Remote area gets nursing officer after three years


Health services have been restored at the remote Kantobo community in Southern Highlands after three years with the arrival of a nursing officer to work at the health facility.
The facility, which serves a population of about 1400 people, has been without a health worker since the last one left three years ago.
Since then, the only health services provided to the community were received from the monthly health patrols initiated by Oil Search Foundation (OSF) supported by partners from Southern Highlands provincial health authority (SHPHA).
The nearest health facilities are at Moro, which is 70km away, while the Image Rural Hospital is about 150km or an average walk of three days by foot.
Given the poor road conditions and minimal government services in the area, the community was ecstatic when nursing officer Paul Penda, from Pangia, showed up in a dugout canoe on the bank of the Muvi River accompanied by village youths.
“Kantobo is very isolated and our people have missed out on vital health services for a long time,” Kantobo village health chairman Abram Siyaihai said.
“Some have even died from snake bites and preventable diseases.
“So you can imagine our joy now that we have someone right here in the clinic who will provide health services to us.
“Due to our isolation, a lot of people do not like coming here, but we will look after you (Penda) and support your work at the clinic.”
Siyaihai was on hand with OSF representatives and the community to welcome Penda and help him settle in.  OSF will repatriate his family to Kantobo at a later date.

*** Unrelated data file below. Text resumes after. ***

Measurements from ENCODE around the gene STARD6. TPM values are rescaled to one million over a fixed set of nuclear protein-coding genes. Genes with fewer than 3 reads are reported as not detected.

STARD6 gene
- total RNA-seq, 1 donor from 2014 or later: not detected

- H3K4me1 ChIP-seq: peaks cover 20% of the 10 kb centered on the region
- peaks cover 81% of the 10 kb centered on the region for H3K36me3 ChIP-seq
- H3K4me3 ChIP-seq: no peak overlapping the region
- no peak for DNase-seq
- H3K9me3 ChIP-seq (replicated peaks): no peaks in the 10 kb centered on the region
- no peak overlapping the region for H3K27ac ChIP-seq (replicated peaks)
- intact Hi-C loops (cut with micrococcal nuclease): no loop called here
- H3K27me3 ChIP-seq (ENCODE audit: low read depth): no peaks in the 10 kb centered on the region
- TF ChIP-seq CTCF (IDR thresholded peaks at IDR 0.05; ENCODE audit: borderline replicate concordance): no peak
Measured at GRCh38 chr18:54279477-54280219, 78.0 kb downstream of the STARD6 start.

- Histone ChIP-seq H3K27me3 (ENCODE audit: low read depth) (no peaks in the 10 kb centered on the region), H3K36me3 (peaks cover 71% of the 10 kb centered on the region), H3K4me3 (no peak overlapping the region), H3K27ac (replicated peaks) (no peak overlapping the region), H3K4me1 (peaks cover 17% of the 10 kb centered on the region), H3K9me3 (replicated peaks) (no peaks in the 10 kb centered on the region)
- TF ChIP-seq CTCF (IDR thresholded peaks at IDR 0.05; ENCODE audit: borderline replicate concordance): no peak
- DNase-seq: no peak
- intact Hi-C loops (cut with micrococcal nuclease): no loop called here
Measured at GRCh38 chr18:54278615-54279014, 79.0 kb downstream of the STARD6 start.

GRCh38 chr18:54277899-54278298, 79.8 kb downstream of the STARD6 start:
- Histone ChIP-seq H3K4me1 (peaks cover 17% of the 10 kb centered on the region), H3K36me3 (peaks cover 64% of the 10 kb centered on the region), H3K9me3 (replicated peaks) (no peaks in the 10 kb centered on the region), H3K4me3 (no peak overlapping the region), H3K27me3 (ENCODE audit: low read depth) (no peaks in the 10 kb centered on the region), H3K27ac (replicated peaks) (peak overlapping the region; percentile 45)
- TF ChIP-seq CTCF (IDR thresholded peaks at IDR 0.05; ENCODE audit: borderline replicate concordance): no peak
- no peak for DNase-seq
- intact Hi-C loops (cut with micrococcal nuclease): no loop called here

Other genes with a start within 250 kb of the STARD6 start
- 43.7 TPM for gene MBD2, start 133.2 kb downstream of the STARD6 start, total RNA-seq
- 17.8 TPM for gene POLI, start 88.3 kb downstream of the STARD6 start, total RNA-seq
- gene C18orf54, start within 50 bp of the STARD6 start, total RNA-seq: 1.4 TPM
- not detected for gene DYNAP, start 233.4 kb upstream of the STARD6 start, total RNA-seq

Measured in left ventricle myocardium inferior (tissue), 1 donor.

To show its appreciation to the SHPHA and OSF for bringing the nursing officer to Kantobo, the community cleaned the health facility, the nurse’s house and built a kitchen to help him settle in.
OSF programme supervisor Apa Parunga said the foundation would continue to work with its partners to help restore and strengthen health services in Kantobo.
“It’s good to see the newly-established Southern Highlands PHA responding with a sense of urgency to the cries of the people and finding someone who is willing to go to Kantobo despite its remoteness,” Parunga said.
SHPHA chief executive, Dr Joseph Birisi said they would work in partnership with OSF to ensure that the heath facility and staff house were maintained to serve the communities.
“We want to see that there is ongoing support with rural health patrols, logistical support for medical supplies is provided, proper reports are compiled, vaccines distributed along with helping to facilitate training and mentoring for the clinic staff,” he said.
“This also includes transport assistance for our health workers.”
The foundation has been initiating rural health patrols in the area since the clinic shut down three years ago, and it is a relief for everyone, especially the community, to see health services restored at Kantobo.